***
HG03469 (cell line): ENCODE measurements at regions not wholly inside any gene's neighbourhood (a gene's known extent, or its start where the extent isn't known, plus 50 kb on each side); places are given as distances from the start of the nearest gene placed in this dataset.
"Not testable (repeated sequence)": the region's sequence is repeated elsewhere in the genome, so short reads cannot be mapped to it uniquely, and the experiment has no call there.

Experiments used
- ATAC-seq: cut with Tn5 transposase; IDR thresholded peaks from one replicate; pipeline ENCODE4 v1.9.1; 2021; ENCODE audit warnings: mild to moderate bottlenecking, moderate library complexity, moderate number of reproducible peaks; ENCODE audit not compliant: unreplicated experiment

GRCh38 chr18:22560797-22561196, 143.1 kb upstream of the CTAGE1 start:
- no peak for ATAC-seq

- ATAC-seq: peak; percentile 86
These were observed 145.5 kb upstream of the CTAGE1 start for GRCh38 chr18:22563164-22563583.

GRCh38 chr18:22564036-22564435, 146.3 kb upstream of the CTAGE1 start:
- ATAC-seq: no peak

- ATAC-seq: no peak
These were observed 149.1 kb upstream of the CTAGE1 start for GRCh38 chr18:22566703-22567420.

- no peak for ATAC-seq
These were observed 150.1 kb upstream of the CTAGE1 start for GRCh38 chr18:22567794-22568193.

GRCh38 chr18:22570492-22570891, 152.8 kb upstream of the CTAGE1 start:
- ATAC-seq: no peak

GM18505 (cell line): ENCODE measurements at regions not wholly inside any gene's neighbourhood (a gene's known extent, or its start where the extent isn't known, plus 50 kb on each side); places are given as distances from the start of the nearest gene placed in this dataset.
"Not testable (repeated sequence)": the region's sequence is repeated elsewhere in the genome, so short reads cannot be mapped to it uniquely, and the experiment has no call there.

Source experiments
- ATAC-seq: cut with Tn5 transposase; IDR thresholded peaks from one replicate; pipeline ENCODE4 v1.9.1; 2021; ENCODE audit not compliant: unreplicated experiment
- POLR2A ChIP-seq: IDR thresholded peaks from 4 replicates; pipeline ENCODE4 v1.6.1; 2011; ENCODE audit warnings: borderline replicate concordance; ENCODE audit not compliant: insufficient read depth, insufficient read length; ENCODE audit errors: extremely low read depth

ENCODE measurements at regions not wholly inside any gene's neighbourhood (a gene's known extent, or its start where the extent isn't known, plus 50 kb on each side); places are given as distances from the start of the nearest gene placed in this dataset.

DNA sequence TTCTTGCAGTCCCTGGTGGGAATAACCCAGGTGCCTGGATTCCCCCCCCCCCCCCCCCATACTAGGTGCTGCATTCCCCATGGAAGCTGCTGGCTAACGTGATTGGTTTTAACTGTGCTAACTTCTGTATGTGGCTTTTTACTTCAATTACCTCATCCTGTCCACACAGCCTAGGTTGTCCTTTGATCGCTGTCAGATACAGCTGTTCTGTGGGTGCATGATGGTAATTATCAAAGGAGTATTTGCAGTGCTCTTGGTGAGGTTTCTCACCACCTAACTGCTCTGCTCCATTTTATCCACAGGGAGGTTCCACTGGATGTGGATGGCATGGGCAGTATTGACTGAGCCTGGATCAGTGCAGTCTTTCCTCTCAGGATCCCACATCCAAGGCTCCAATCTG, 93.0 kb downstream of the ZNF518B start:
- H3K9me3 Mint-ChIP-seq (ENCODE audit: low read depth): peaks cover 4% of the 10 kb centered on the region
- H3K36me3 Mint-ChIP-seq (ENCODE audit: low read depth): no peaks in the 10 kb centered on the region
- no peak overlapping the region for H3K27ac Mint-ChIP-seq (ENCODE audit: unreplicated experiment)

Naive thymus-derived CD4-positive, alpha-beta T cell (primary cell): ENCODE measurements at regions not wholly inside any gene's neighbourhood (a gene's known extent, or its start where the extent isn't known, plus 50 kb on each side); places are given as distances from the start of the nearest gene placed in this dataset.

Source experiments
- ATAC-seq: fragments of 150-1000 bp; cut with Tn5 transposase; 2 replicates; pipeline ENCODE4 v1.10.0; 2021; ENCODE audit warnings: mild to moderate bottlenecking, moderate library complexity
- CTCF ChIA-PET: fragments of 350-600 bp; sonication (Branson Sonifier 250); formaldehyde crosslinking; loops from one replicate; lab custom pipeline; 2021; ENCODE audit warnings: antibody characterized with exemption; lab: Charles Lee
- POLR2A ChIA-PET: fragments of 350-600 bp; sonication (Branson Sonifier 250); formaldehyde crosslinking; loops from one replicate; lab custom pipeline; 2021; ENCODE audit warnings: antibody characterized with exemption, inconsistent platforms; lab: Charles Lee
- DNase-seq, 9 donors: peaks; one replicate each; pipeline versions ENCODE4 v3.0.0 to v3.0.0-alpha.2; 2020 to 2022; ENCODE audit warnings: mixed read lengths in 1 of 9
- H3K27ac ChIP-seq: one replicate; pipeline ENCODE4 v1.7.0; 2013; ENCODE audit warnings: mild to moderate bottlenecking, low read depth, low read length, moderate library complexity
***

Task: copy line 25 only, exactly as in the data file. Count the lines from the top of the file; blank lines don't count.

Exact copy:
- H3K36me3 Mint-ChIP-seq (ENCODE audit: low read depth): no peaks in the 10 kb centered on the region